The Route. I really must bring my children up here to explore some of the Thames Path. From Windsor to Marlow we ran through some lovely towns and villages, although if I’m honest they are all a bit blurred in my memory. I’m sure I saw a couple of good pubs that must be worth tracking down. The miles and hours were ticking over nicely and I was being really disciplined with my race plan. The 9/1 plan felt comfortable, and the walk breaks ensured I was drinking regularly. I was also eating every hour from my own supplies as well as grazing at each Aid Station.

Half Way. By 4pm it was starting to cool down, and I thought about stopping to get my arm warmers out, but decided to press on. I was still seeing other runners, but only very occasionally now, and it was obvious that I was steadily moving up through the field. I checked my Garmin Fenix at 50 miles. I wanted to know my time and where that put me against my targets. 7:45 was still on track for my A goal. I was now on the riverbank at Henley, and crossed the bridge, where I saw a volunteer in a Centurion hoodie wave me on to the path and towards the aid station. Again, this was a quick stop. Volunteers refilled my flasks while Sarah helped me dig my arm warmers and buff out of my pack. The selection of food looked fantastic, but I didn’t want to hang around, especially as they confirmed I was now up to 6th place.

Injury woes. My left foot had been hurting for a few miles. I rarely get blisters on my sole or toes, although I do get them under my big toe nails, which eventually lifts them off. However this was a different pain.



The ligaments on the top of my foot were hurting, and I tried changing my gait to allow me to flex the ankle and stretch it out. It was still only a 5 out of 10 type pain, so wasn’t going to impact my race, but I knew I’d need to fix it before it got worse. I passed another runner after a couple of miles, and we chatted for a minute of so. I arrived in Reading to cheers from the aid station crew and the welcome sight of Sarah and Beks. Beks had been part of my crew for SDW, and had again offered to join us for the night section and pace me later. I put a long sleeve top on here, and then asked Sarah to massage the top of my foot to loosen it up. I think the swearing may have started at this point. As my shoes were off, I also changed my socks. It’s a lovely feeling having fresh kit after 58 miles in the same socks. In total I was probably at the Aid Station for about 10 minutes, but as soon as I started running again I felt much better. There was more mobility in my ankle and it didn’t feel like my left foot was slapping the ground like I was running in flippers.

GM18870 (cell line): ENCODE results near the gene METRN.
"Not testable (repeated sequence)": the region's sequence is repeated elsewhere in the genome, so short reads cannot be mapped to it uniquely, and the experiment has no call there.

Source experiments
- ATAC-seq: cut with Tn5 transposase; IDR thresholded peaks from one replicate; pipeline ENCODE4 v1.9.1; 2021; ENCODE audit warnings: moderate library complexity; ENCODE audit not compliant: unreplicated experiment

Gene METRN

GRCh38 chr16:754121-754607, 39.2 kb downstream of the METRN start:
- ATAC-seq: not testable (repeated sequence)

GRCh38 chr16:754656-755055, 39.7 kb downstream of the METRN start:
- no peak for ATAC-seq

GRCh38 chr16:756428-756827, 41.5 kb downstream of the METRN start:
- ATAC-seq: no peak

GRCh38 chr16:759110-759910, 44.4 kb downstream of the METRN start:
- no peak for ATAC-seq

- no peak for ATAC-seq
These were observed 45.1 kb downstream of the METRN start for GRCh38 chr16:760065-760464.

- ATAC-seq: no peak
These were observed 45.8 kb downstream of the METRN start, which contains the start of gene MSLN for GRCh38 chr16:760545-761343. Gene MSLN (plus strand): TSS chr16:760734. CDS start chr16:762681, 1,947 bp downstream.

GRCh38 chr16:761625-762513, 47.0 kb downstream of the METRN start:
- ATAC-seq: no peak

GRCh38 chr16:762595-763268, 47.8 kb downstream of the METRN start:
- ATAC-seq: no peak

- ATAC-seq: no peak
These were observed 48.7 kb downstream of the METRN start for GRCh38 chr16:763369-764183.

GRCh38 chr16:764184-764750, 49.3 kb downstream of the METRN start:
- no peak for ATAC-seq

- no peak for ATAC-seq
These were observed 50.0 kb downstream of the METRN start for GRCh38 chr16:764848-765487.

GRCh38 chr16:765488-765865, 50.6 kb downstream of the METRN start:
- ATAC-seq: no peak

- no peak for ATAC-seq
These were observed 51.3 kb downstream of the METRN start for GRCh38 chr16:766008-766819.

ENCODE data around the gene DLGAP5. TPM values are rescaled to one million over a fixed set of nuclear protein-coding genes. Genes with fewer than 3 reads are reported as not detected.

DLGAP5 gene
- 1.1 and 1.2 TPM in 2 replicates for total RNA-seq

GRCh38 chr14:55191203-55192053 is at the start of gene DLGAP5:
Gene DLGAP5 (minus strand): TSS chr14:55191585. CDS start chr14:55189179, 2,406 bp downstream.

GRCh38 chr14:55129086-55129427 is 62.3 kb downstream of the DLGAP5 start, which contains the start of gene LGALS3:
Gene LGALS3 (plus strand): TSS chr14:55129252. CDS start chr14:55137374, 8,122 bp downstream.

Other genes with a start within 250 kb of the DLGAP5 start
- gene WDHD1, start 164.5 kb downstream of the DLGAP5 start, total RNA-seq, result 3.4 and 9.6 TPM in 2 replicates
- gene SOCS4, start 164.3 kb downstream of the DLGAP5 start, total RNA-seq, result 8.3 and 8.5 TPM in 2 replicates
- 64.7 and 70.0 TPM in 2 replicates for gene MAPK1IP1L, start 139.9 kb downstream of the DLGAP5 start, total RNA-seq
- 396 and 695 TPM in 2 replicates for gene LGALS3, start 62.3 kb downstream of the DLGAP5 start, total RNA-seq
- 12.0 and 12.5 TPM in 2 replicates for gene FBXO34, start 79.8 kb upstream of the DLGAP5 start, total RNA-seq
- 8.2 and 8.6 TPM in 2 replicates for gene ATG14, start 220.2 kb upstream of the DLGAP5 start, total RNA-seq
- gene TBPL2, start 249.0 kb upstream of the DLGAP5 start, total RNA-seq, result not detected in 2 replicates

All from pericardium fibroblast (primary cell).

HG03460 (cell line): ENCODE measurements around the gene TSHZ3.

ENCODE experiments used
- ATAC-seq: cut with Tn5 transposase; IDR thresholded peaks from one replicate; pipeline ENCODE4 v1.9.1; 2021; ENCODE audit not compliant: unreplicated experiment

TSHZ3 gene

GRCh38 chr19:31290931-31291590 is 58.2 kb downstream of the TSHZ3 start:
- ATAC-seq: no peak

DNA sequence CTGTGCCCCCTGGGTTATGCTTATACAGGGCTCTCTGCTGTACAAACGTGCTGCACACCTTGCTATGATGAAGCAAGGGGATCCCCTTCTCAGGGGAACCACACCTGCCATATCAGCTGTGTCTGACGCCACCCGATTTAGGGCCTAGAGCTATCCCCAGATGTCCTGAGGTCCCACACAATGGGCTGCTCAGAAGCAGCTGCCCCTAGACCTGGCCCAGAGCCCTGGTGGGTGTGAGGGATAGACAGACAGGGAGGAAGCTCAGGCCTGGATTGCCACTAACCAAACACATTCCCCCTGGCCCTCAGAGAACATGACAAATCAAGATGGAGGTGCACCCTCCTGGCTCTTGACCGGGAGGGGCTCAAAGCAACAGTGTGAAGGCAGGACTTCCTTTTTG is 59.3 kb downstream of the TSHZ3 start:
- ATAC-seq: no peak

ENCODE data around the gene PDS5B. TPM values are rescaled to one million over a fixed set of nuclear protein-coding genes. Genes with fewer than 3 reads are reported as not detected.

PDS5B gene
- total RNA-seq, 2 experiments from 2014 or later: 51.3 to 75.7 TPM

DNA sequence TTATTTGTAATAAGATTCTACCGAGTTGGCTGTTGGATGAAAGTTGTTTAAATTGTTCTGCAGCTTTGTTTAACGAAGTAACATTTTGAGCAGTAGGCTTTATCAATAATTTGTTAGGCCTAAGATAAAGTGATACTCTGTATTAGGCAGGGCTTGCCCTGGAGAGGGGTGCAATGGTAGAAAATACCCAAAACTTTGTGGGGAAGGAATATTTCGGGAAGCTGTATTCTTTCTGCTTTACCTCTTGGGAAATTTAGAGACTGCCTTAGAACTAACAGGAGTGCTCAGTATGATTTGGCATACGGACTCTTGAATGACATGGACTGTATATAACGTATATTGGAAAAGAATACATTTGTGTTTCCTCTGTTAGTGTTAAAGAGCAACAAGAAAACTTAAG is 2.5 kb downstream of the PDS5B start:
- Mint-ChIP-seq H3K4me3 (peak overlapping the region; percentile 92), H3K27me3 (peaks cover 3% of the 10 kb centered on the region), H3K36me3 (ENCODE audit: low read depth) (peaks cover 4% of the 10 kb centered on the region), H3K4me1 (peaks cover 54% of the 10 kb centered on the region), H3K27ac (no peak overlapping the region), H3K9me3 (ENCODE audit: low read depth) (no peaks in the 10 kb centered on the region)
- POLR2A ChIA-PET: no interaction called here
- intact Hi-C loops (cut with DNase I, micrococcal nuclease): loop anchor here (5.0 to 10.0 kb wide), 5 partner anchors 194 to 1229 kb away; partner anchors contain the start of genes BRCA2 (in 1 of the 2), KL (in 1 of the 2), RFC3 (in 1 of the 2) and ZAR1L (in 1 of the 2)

The grim  bit. Arriving at Pangbourne was a boost. I had run from Pangbourne to Oxford in March, so knew where I was. In training this was a 5hr run, and for the race I hoped it would take about 6 if I could keep it all together. As I ran into Whitchurch another volunteer called out “This way David. the Aid station is down here”. How they knew my name, I’ve no idea as it was  already too gloomy to read my number. More Centurion magic!

Sticking to the plan was getting really tough now. I’d stopped taking food parcels from my crew, and was just eating fruit at the aid stations. Any excuse to break up the 9 minute run and take an extra walk break was happily accepted, but then I saw head torches ahead, and that helped motivate me to push harder. I caught Sally just as the path turns off from the river in Moulsford. She and her pacer were looking for the route markings, so I called out and led them up to the road section.